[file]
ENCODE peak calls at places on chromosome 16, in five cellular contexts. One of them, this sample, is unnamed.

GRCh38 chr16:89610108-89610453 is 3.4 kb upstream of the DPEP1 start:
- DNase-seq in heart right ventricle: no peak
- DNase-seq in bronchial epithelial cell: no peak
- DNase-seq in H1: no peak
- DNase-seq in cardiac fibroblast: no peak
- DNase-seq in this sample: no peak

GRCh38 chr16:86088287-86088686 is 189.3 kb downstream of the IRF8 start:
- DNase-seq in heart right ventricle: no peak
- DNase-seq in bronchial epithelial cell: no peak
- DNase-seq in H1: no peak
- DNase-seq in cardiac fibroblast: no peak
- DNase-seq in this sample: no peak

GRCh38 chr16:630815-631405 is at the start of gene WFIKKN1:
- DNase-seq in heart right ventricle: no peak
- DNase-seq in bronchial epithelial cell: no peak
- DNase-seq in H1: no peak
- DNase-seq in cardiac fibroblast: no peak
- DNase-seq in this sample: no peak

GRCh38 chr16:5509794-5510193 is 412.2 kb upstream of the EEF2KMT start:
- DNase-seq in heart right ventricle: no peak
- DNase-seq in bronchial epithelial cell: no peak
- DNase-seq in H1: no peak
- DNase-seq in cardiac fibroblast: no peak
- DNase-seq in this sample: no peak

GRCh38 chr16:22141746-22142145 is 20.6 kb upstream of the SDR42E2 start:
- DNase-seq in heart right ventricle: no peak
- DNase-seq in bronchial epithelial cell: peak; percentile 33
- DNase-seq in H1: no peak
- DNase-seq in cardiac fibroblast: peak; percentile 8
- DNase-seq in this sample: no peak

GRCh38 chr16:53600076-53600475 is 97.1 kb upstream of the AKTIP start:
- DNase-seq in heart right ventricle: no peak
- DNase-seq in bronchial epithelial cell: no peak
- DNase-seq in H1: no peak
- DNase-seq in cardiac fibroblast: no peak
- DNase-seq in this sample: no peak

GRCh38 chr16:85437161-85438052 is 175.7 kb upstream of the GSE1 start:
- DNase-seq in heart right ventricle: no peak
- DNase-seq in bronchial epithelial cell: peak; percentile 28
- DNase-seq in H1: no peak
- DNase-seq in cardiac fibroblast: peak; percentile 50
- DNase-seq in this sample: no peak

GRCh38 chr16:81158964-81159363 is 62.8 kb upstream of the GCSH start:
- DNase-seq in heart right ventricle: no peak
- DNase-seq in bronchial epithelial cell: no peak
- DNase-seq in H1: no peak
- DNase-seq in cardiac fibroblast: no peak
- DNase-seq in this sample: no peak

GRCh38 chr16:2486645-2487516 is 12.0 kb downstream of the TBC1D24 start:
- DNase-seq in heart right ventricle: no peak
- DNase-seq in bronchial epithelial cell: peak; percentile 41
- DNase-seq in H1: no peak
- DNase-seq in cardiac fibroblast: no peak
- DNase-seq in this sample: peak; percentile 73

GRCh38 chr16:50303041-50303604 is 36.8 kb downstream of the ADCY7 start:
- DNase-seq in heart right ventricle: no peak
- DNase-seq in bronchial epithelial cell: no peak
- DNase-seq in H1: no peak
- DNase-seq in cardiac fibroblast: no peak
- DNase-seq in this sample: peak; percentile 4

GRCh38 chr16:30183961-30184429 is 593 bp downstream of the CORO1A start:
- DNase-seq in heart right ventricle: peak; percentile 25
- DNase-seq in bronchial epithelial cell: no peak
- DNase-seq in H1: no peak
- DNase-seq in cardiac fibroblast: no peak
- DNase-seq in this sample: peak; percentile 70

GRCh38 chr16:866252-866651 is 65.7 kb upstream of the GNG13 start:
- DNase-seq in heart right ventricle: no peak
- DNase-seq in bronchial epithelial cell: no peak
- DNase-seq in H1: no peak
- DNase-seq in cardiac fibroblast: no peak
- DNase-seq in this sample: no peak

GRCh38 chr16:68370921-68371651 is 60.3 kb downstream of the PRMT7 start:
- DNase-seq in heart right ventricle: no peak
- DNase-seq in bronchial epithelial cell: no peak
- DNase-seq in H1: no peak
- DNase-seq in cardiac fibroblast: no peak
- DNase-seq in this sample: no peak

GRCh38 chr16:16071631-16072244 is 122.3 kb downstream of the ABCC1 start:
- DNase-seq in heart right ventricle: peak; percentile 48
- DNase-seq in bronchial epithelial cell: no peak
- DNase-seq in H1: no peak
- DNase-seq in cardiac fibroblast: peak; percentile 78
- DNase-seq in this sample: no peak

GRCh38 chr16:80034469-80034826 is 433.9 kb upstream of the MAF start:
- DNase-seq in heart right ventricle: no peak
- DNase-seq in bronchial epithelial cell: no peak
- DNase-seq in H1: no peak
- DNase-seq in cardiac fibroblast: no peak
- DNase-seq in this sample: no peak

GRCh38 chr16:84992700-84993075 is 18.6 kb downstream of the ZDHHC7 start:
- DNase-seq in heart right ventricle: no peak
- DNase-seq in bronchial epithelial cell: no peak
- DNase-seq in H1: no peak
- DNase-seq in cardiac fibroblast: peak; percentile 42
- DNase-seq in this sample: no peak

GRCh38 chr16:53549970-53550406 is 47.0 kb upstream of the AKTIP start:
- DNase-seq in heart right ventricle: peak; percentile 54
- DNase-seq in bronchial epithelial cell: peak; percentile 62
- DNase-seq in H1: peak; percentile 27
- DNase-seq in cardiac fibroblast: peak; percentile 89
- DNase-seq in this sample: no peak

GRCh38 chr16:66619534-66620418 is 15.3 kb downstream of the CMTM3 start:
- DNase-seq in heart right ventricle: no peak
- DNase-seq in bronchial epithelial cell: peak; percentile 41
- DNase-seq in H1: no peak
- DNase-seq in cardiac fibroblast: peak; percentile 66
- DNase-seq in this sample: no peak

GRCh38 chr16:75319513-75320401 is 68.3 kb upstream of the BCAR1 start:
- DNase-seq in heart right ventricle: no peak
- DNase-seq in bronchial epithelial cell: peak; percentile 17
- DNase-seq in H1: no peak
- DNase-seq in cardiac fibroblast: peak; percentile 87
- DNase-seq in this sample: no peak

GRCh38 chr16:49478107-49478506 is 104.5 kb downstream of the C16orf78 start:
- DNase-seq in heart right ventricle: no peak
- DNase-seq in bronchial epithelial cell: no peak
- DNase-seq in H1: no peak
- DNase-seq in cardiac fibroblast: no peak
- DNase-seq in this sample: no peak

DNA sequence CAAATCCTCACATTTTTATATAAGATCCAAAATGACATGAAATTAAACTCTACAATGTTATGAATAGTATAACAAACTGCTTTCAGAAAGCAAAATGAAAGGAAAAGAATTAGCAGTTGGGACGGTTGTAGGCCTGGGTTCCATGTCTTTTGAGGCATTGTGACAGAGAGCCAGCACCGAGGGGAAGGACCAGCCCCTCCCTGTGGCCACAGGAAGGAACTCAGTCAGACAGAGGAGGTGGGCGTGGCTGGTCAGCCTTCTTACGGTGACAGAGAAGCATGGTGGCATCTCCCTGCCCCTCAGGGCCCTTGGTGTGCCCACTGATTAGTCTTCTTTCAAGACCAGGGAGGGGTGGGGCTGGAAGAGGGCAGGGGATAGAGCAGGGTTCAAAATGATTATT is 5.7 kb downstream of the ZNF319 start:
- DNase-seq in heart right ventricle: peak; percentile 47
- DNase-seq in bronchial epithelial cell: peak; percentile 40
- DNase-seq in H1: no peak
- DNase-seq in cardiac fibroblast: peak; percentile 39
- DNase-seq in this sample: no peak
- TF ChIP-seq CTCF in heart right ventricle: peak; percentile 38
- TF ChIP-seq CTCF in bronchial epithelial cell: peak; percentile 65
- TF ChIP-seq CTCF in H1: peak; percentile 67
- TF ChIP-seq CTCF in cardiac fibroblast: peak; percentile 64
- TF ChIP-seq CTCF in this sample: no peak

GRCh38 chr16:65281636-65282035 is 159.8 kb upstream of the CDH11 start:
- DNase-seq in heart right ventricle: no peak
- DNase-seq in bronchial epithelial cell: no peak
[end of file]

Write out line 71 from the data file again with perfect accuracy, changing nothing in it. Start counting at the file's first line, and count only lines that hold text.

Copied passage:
- DNase-seq in H1: no peak